If I use a USB-C -> USB-A adapter, can I expect the device to work as normal, just with type-A speeds? Or is there more to the USB-C standard that could cause the device to not work properly?

3 Answers 3


An adapter should handle any differences or adjustments between the connector types, provided it is an adapter appropriate for the job.

In other words, if the adapter says it'll work for you needs (power/charging vs connecting the device to a computer) I'd trust it's claim and report issues as warranty problems.


Depends a lot on the cable, just like there are some cables that are USB 2.0 but have just 2 internal wires instead of 4 so it works just for power, but not for data (so called "charging cables", usually chinese knockoffs)

From https://en.wikipedia.org/wiki/USB_Type-C:

The capabilities of USB Type-C cables depends on (1) USB modes supported, (2) Amount of power supported for charging and (3) Alternate modes supported by the cable. There are cables which support only USB 2.0 with up to 480 Mbps data rate. The cables which support USB 3.0/USB 3.1 Gen 1 can handle up to 5 Gbps data rate at full duplex and are marked as super-speed cable. The cables which support USB 3.1 Gen 2 handle up to 10 Gbps data rate at full duplex and are marked as super-speed+. The charging capacity of USB Type-C cables may go up to 5A (100W), but 3A (i.e. up to 60W) cables are commonly available. Support for alternate modes requires extra connections for optional pins as well - like additional super-speed lanes, and 'side-band use' pins. The support for alternate modes usually adds an extra bandwidth requirement to the cable - in addition to the bandwidth already needed for USB data transfer. There are USB-IF certification programs available for cables.

USB Type-C is a 24-pin plug so there's a lot more potential for making cheap knockoffs just for charging, or slower bandwidth. For USB-A I'd say you should be good to go, but doesn't hurt to buy quality cables. USB Type-C specification defines two differential pairs for USB 2.0 data bus, so it should be compatible (if the wires actually do exist in the cable, that is). That said, I rather doubt they would make a charging-only adapter, so yeah.


If I use a USB-C -> USB-A adapter, can I expect the device to work as normal,

Yes, but... there are "legacy cables", and "legacy adapter cables". They all are cables.

just with type-A speeds?

-no, since there is no "just Type-A speed", the Type-A USB3.1 connector is perfectly capable of SuperSpeed+ (Gen2) 10Gbps speeds, at least those who are certified as such.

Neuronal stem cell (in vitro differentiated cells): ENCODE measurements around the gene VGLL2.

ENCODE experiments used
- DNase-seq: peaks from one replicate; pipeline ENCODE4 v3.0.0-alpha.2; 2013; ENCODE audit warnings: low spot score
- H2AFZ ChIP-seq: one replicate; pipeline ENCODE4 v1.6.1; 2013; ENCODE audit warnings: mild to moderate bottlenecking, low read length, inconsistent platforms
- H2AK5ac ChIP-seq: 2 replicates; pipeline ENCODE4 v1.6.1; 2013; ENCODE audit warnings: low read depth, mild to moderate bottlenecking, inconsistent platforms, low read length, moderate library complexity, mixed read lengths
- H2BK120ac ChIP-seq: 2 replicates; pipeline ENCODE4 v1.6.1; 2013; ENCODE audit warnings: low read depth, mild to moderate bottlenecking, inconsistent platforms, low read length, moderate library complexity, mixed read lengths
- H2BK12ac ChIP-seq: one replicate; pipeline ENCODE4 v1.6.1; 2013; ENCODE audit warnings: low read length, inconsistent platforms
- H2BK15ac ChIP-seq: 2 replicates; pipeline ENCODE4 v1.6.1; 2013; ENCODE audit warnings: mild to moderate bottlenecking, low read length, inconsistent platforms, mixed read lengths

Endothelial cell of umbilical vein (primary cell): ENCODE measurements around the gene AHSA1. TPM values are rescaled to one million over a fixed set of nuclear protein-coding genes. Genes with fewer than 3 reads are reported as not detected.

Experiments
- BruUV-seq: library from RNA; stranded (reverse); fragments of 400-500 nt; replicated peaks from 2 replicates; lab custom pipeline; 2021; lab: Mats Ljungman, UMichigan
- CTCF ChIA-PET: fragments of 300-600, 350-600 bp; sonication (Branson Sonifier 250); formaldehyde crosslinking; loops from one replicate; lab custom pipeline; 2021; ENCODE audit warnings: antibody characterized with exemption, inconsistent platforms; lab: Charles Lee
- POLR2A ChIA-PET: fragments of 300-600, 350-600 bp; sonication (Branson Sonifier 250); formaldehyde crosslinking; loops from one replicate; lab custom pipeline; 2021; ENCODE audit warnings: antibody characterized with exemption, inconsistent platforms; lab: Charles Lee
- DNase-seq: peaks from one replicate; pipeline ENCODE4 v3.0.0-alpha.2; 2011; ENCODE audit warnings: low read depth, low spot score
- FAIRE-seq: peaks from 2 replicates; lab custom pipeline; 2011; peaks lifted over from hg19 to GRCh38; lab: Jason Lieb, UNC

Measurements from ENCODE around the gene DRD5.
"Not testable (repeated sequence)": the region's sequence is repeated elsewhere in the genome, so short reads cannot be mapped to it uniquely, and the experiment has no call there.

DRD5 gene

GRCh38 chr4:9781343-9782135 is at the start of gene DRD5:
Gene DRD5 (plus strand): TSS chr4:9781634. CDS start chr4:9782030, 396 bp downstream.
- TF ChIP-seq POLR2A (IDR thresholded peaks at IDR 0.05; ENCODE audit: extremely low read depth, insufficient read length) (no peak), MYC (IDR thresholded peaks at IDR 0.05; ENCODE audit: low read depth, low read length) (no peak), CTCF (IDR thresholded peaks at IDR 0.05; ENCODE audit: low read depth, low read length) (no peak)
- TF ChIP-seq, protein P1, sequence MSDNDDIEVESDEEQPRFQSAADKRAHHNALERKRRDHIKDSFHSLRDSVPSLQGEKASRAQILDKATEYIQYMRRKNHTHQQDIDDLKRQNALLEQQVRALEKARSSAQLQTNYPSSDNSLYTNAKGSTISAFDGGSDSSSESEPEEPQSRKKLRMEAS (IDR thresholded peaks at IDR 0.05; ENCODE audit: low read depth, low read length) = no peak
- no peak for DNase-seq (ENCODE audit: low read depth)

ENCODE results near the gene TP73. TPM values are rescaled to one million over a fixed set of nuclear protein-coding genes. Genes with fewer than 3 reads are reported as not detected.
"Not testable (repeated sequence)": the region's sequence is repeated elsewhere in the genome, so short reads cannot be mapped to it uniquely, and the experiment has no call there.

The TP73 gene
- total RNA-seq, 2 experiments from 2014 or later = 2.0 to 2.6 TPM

So yes, if you use an appropriate "Legacy Adapter Cable", your device is expected to work as normal. The Type-C standard specifies several variants of Type-C (plug) to Type-A (plug) cables, one group for USB 2.0 only speeds, and the other group for USB 3.1 speeds. The USB 3.1 cable assembly must have all good-quality wires to support the Gen2 10Gbps speed. Therefore your device will not suffer at all.

The legacy Type-C-to-Type-A cables have reduced number of data wires, only USB 2.0 D+ and D- wires. The cable can be identified by white plasic (not blue) inside the Type-A plug. This cable will work for your device too, but at the USB 2.0 rate.

The Type-C plug of a legacy cable must have its CC pin pulled up to VBUS with 56k resistor. This value indicates to your device that this is a standard USB port, so the device will not to try charging itself with excessive current that the standard port cannot handle. Cables with 22k and 10k pullups are illegal and might cause damage to USB host computer, there were few scandals regarding "dangerous Type-C cables"

The "plug-plug" cables should be distinguished from "Type-C plug -> legacy receptacle, aka adapter assemblies". The standard defines only two types of legacy adapters, micro-B USB2.0 receptacle to Type-C plug, and full-featured USB 3.1 Type-A receptacle to Type-C plug. In this case the C-plug must have 5.1k pull-down on CC pin, indicating that the Type-C port should reverse its role to HOST mode. Therefore, if your device is capable of Dual-Role-Data mode (formerly OTG), it should provide VBUS, and you should be able to connect a mouse or keyboard or a self-powered hub.

In total, the Type-C connector specifications v1.2 defines 15 (fifteen!) types of cables (there used to be 17). Welcome to the future, of USB cable confusions.

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